In the past few days, on my own website, my life has been reduced to vanilla pudding. I am dull, devoid of passion, pedestrian, the human equivalent of a “yawning chubby house cat,” says Meghan, summarizing Cristina Nehring’s new book Vindication of Love , the caged bird who forgot how to sing. This is because I am trapped in something that goes by the clinical name of “companionate marriage,” and worse, I like it.
Unlike Sandra Tsing Loh, I can not load my possessions into a trailer and head for the open road. I can not even easily spend an evening giggling with my girlfriends without a lot of complicated pre-arrangements. Unlike Nehring, I can not swoon for the mustachioed stranger without a whole lot of baggage coming down on my head. All I can do, apparently, is bark at my husband to pack the lunches and shove him out of my bed to make room for the whimpering children. In the feminist choice between security and passion, they all say, I have picked the wrong side.
I protest. This “choice” is less something that plagues the whole of womankind than an affliction of artists, and it reappears in various forms. It strikes me as a subtle variation on the equally false choice between madness/creativity and sanity/dullness. For every great suffering artists she names (Emily Dickinson, Sylvia Plath), I can name you a happily married one (Elizabeth Barrett Browning, Joan Didion).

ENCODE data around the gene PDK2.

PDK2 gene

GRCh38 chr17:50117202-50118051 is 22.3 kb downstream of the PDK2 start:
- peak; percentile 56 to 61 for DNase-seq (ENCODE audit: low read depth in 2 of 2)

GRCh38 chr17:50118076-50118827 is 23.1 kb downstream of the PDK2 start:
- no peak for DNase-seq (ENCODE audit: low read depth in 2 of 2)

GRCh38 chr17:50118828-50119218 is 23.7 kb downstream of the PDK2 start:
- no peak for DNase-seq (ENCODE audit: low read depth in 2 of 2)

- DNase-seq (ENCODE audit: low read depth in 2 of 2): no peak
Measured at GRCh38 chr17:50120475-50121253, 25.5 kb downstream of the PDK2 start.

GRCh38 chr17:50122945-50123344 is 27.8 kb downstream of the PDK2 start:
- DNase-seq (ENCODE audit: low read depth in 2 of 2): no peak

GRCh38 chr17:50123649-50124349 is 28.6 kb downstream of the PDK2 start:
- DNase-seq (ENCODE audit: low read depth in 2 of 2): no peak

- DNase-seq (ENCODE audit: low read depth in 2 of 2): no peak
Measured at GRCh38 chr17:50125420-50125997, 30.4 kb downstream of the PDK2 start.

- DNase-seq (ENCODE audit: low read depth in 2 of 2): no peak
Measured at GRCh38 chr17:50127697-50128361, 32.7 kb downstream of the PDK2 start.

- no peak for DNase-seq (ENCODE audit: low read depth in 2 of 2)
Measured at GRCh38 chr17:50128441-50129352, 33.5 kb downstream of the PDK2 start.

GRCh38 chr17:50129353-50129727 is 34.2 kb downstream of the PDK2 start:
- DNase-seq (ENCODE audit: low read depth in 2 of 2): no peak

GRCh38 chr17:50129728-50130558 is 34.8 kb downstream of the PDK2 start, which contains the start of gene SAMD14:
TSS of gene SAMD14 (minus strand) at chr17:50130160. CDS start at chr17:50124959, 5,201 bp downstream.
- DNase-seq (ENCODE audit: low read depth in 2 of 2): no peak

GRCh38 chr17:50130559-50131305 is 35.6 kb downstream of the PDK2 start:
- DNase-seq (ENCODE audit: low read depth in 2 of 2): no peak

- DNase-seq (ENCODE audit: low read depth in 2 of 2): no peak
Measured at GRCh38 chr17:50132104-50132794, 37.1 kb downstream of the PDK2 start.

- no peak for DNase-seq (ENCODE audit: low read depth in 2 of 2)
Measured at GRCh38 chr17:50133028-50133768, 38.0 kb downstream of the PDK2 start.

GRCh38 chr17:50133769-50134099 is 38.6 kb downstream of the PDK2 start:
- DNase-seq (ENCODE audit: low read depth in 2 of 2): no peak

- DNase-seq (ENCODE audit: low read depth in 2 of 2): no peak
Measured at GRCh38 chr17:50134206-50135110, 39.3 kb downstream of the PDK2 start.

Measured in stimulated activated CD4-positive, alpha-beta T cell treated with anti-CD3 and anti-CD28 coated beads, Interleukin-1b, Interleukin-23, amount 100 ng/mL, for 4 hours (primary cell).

Nehring writes that in shying away from any power difference, women give up the erotic and the mysterious. There is something to that. But the fact is, for women the power difference came with too much pain: a chador, suicide, or in the case of David Pogue’s wife, a lifetime of acting as his social secretary with the small reward of being publicly declared “sainted.”
When we, the “smug marrieds,” as Bridget Jones called us, accept the term “companionate,” we have already lost the fight. It sounds like a Japanese rent-a-friend, a new brand of artificial sweetener or at best, a highly technical term. If some people choose to think of their marriage as “work” and child-rearing as a “profession” that’s their loss. There is a great amount of mystery that flows through a lifetime of love, both for your husband and your children. There is, believe it or not, also terror, and passion, and all the ecstasies Nehring describes. I too have been derailed by love and hospitalized by love, as Nehring has, but I am happy to leave that behind. She can keep her hospital room. I’ll take the lifetime of bliss.